The American Psychiatric Association’s Diagnostic and Statistical Manual of Mental Disorders (DSM) is psychiatry’s billing bible of so-called mental disorders.
With the DSM, psychiatry has taken countless aspects of human behavior and reclassified them as a mental illness simply by adding the term disorder onto them. While even key DSM contributors admit that there is no scientific/medical validity to the disorders, the DSM nonetheless serves as a diagnostic tool, not only for individual treatment, but also for child custody disputes, discrimination cases, court testimony, education and more. As the diagnoses completely lack scientific criteria, anyone can be labeled mentally ill, and subjected to dangerous and life threatening treatments based solely on opinion. The treatment of virtually ANY of the “illnesses” listed and so diagnosed is virtually ALWAYS one or more drugs.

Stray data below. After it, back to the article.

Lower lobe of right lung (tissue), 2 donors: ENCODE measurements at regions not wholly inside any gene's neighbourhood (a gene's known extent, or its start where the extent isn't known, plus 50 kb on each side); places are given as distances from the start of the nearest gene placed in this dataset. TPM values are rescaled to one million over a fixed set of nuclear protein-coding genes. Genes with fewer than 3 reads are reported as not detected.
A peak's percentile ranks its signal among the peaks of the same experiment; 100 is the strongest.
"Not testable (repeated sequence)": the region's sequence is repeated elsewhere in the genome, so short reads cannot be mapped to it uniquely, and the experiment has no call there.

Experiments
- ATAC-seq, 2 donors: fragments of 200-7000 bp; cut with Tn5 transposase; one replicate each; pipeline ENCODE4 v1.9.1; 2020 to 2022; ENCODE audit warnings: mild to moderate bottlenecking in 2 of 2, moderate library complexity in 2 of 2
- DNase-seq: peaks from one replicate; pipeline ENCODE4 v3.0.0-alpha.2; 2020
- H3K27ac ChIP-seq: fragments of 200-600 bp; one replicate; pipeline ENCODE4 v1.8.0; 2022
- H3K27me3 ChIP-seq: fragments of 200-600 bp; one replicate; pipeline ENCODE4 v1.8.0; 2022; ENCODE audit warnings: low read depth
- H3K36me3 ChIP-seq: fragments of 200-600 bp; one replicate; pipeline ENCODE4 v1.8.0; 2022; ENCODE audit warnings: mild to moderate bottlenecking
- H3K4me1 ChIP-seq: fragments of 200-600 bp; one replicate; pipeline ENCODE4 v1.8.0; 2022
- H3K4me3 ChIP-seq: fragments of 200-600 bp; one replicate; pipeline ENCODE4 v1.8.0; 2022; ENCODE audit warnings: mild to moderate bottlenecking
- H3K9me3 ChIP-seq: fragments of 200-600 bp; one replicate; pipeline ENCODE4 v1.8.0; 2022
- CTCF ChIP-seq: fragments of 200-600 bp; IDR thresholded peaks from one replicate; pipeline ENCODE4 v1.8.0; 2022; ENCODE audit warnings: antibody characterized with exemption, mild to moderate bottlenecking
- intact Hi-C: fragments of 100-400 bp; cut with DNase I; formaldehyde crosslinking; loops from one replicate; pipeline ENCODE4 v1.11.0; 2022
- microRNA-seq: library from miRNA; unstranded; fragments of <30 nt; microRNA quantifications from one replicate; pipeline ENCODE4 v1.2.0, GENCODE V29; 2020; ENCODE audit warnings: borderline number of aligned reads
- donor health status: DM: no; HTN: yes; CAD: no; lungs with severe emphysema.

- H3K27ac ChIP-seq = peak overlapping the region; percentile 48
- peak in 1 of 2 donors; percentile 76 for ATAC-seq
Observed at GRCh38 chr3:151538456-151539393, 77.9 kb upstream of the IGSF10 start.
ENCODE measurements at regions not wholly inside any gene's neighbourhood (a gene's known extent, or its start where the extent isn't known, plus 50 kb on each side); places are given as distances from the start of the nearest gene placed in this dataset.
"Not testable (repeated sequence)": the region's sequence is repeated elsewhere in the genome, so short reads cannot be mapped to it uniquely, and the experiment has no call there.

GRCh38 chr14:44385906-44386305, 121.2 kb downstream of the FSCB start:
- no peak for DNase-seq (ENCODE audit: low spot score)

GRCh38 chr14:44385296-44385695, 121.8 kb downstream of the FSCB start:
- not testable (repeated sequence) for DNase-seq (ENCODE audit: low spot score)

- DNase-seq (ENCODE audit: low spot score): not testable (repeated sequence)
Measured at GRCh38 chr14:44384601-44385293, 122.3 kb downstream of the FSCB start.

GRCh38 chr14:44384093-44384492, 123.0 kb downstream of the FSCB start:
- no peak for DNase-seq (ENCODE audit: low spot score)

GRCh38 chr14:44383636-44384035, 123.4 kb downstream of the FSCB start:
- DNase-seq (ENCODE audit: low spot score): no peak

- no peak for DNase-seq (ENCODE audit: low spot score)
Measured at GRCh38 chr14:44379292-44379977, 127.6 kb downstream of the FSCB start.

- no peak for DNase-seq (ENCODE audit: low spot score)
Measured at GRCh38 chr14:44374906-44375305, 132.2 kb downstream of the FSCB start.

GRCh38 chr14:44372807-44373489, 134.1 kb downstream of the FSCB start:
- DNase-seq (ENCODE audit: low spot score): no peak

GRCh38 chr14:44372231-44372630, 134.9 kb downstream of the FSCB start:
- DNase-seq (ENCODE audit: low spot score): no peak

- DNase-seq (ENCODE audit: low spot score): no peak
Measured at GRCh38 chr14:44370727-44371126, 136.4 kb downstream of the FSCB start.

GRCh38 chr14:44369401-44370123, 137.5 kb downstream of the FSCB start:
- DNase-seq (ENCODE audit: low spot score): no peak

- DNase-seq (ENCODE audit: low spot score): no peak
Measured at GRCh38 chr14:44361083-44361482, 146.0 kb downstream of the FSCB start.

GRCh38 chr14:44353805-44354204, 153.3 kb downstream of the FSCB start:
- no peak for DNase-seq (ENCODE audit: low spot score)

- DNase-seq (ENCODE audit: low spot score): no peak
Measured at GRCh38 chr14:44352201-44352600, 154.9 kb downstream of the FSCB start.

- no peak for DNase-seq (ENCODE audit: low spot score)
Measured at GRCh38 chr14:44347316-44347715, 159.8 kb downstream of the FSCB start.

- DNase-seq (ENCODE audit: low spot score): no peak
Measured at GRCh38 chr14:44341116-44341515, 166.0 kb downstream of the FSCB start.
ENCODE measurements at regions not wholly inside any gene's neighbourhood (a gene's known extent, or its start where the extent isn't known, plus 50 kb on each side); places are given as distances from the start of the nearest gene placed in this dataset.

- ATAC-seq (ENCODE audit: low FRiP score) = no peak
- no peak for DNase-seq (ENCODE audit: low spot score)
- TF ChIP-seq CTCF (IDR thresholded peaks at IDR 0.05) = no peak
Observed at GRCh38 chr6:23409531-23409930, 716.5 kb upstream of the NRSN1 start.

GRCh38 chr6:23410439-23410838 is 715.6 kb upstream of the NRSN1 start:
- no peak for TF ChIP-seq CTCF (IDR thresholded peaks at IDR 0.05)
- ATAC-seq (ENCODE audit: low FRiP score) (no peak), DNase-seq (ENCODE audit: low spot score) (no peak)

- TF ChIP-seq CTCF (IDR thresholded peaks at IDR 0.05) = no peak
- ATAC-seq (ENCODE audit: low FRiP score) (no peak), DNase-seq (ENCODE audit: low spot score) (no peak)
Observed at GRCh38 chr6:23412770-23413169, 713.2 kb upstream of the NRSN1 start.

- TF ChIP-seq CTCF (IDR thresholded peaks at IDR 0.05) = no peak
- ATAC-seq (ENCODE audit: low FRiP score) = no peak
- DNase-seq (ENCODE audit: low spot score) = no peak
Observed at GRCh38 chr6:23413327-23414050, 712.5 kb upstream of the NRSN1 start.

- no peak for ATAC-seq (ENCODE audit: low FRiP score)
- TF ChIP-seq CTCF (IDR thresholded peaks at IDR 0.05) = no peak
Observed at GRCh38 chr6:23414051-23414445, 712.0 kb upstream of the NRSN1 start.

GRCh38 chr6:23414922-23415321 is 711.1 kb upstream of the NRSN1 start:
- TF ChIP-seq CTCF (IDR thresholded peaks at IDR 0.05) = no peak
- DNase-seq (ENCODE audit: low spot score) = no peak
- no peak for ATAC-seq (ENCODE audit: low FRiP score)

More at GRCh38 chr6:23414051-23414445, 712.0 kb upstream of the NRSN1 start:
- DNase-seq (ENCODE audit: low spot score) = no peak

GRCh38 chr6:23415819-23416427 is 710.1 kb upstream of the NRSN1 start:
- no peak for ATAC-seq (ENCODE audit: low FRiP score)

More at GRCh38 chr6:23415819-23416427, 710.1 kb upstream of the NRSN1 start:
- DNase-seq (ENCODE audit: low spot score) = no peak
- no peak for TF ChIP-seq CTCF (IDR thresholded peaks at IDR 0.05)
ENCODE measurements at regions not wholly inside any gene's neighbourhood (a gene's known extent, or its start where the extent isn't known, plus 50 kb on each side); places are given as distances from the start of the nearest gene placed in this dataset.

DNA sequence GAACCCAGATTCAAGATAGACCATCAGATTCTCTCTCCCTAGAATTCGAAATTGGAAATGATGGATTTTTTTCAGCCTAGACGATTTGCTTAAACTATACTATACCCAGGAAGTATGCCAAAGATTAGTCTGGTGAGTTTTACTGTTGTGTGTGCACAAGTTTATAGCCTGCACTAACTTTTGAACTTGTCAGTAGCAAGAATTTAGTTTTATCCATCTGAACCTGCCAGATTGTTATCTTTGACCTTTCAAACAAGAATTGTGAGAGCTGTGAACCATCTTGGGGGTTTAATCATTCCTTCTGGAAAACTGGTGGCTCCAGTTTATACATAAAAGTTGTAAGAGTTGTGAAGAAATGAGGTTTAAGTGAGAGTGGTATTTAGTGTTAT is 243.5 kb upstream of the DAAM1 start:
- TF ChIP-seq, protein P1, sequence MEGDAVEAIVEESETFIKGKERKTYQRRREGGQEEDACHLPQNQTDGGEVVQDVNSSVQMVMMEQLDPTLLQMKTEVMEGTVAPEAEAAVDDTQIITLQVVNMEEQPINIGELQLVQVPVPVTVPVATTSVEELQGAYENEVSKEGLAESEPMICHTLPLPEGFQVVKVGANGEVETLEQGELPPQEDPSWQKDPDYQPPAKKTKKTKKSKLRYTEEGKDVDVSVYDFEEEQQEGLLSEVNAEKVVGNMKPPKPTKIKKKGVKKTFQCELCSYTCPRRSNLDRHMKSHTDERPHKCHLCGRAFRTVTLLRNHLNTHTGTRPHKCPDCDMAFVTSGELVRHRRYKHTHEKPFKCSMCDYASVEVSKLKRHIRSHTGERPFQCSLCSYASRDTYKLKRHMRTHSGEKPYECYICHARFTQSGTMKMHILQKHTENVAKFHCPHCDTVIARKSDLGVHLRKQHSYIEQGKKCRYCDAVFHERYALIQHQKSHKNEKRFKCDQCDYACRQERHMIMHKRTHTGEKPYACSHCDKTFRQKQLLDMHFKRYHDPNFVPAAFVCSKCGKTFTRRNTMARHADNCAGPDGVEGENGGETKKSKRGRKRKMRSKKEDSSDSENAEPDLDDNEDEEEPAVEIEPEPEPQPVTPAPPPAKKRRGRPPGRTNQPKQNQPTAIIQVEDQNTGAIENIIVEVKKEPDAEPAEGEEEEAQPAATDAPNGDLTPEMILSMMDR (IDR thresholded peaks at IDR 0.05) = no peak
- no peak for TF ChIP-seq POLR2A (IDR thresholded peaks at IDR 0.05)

There is NO science behind the “illnesses” listed, no test results, no verifiable or duplicable experimental data and NO evidence that such illnesses actually exist. They are voted into the manual by a show of hands at psychiatric conference. That is how much “science” is involved. Take Road Rage as a recent example. People sometimes get mad while driving. Decide to call it a mental illness, get it voted into the DSM by a show of hands and Road Rage is now a mental illness.
“The nonscientific approach used to create DSM leads to irrational and constantly changing diagnostic criteria: a patient might be perfectly normal according to one version of DSM and mentally ill by the standards of the next. (For instance, ‘narcissistic personality disorder’—used to describe vain people who are self-centered and frequently take advantage of others—was a DSM ‘diagnosis’ until 1968. It was eliminated from the version used between 1968 and 1980, when it was reinstated. Thus, a self-centered, vain person was ‘mentally ill’ before 1968, normal for the next twelve years, and then ‘mentally ill’ again after 1980.)” – Dr. Sydney Walker, III, psychiatrist, neurologist